Mitt Romney may be preparing to unveil his running mate sooner rather than later, amid speculation the Republican White House contender is seeking to shift the spotlight away from his business and tax records.
Some observers have honed in on this week, and notably Romney's appearance at a campaign event in the must-win state of Ohio on Wednesday, as one in the narrowing list of possible periods in which the candidate may announce who will be on his ticket as he challenges President Barack Obama in November.
The question is: will Romney make a safe pick -- Senator Rob Portman of Ohio and former Minnesota governor Tim Pawlenty top most short lists -- or will he go for a riskier but energizing choice, like ex-secretary of state Condoleezza Rice or Senator Marco Rubio of Florida, that could set a spark to his campaign?
Candidates divulge little about the secretive VP vetting process, and Romney has clamped a corporate-style seal around the all-important operation.
But hints have trickled out, including a New York Times report Monday which cited Romney friends saying they believe he has made his decision and it could be announced as soon as this week.
The campaign offered a tease of its own on Tuesday, announcing directors of operations and communications for the vice presidential candidate.
Picks are usually announced much closer to or during the party's national convention, which for Republicans this year is late August.
"However, the general election campaign has begun early with an unusually large amount of money already being spent," Allan Lichtman, an American University professor and expert on presidential campaigns, told AFP.
"Romney also wants to divert the conversation from his role at Bain and his tax returns."
The candidate, a multimillionaire and former governor of Massachusetts, has been pummeled in recent weeks over his time at Bain Capital, the private equity firm he founded and led for 15 years.
The Obama camp argues Romney presided over the firm when it bought up US companies that then shipped jobs to low-wage economies overseas.
Romney also faces pressure to release more than his promised two years of tax returns, as recent reports have drilled into his lucrative holdings in offshore tax havens.
He travels abroad in late July, and some say Romney would be jumping the gun if he makes the VP announcement before his trip.
"The longer he can tease the decision, the better," said Matt Dickinson, a political science professor at Middlebury College.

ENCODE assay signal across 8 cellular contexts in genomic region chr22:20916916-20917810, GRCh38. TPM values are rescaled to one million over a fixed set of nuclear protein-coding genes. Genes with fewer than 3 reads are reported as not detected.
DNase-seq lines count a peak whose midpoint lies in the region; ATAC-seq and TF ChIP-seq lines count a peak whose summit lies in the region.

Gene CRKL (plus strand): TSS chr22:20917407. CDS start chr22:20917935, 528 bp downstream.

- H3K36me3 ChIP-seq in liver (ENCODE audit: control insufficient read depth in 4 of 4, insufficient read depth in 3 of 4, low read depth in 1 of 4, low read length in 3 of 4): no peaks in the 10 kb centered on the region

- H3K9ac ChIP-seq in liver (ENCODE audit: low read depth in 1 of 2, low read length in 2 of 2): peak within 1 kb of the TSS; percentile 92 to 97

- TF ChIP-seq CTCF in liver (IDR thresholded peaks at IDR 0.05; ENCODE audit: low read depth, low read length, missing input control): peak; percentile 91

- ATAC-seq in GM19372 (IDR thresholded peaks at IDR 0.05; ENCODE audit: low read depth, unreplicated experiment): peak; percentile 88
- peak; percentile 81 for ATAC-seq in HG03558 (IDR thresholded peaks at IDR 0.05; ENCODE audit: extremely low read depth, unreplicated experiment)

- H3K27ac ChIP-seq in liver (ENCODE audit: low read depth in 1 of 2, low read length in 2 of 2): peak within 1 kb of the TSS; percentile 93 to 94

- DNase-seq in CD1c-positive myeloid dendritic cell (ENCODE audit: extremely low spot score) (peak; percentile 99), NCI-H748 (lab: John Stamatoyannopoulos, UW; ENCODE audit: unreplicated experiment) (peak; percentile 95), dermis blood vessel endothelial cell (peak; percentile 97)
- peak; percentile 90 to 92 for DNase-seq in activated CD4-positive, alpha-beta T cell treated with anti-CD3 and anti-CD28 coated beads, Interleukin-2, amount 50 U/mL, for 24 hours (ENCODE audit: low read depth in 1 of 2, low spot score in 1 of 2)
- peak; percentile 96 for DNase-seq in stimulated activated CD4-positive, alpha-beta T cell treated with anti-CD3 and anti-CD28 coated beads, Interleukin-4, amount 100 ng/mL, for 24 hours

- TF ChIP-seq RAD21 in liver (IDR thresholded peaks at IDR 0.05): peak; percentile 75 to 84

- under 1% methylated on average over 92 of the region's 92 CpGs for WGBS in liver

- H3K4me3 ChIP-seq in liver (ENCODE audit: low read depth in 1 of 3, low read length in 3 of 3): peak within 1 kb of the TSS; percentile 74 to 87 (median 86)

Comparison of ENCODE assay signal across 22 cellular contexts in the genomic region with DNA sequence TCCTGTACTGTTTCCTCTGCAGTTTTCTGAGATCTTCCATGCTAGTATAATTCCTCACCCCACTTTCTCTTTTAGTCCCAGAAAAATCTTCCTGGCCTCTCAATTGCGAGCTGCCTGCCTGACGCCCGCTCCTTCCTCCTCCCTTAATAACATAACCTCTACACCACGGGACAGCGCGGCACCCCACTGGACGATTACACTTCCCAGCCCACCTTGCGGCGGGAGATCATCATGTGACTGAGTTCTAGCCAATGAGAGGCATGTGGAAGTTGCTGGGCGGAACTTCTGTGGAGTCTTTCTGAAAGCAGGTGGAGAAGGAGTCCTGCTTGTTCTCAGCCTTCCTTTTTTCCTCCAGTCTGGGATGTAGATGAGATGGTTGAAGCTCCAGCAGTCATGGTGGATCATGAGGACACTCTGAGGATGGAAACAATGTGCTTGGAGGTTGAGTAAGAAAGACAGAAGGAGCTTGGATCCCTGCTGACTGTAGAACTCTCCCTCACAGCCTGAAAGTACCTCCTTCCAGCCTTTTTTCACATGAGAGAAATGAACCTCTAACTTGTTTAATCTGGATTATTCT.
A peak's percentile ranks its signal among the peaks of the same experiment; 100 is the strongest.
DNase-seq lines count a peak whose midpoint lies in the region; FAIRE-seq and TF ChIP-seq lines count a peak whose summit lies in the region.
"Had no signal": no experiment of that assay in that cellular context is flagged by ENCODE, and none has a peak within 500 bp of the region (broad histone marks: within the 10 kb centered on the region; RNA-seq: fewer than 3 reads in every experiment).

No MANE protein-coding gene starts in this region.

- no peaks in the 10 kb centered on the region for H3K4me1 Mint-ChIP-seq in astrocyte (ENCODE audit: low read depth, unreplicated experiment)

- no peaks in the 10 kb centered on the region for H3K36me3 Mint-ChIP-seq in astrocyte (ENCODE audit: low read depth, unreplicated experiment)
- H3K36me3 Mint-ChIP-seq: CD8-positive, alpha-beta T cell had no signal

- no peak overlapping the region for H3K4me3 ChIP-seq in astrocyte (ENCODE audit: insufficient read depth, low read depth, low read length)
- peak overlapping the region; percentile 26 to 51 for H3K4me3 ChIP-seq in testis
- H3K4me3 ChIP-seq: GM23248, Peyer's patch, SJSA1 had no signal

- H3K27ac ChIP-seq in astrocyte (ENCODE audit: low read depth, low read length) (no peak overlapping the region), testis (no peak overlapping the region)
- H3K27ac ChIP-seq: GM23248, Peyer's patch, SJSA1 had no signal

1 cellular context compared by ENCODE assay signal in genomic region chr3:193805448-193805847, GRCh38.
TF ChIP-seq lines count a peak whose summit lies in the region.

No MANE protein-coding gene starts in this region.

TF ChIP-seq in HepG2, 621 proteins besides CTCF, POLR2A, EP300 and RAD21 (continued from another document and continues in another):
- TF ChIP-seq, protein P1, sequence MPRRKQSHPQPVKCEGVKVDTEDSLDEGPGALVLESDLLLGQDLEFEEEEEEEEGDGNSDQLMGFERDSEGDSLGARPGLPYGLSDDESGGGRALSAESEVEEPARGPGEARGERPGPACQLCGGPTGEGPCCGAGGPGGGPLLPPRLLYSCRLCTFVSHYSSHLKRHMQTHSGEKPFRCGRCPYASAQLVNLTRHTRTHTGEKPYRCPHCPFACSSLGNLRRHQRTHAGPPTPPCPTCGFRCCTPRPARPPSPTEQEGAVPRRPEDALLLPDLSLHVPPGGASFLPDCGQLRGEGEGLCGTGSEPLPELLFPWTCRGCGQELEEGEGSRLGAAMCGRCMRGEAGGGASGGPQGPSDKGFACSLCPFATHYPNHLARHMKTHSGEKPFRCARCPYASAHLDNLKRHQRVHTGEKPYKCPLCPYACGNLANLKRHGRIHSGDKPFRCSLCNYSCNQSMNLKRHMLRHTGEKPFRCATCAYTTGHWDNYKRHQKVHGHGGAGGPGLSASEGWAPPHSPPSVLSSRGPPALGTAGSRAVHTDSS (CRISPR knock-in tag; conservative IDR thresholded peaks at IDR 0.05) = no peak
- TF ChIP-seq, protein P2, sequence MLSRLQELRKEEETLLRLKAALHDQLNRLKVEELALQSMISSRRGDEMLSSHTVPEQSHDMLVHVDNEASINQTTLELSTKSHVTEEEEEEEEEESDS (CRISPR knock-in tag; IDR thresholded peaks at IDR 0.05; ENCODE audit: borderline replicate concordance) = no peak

"The ideal rollout is to make the announcement during the convention... for maximum suspense and exposure."
The Times piece focused on Pawlenty, a truckdriver's son with down-to-earth appeal who could help counter the image of Romney as an elite businessman.
"T-Paw" is also an evangelical Christian, which could assuage religious conservatives wary of Romney's Mormon faith.
But Dickinson said Pawlenty lacks the "pizzazz factor," and brings little to the table other than his workingman roots and extensive experience on the stump for Romney.
He thinks Portman is the top choice, a levelheaded senator who served in two cabinet posts as George W. Bush's trade representative and budget director, and who can deliver perhaps the most crucial state of the entire election.
"He can balance Mitt's private sector background with his own inside-the-beltway (Washington) experience and knowledge of the federal budget," Dickinson said.
Portman has played down the VP conjecture, and on Tuesday told Fox News that "I have not" heard recently from Romney about the job.
Also in the "veepstakes" is New Mexico's Susana Martinez, who could kill two birds with one stone as the nation's first Hispanic female governor.
But Martinez may have too many similarities with Sarah Palin as a popular new governor from a small state who has little national exposure.
Undoubtedly in the back of Romney's mind is his predecessor John McCain's rebellious pick of political unknown Palin, the governor of Alaska who at first fired up the conservative base but wound up as a liability.
The charismatic Rubio is routinely mentioned as a possible running mate. Romney may hope the son of Cuban immigrants can help in key state Florida and other battlegrounds that have large Hispanic populations.
But he has less experience than Obama did when he ran in 2008, and some observers worry there may be skeletons lurking in the cupboard.
Ultimately, Dickinson believes, Romney is not going to gamble.
"I think he would feel more comfortable with a safe pick," the professor said. "The idea here is not to take the focus away from the central issue of this campaign, which is Obama and the economy."
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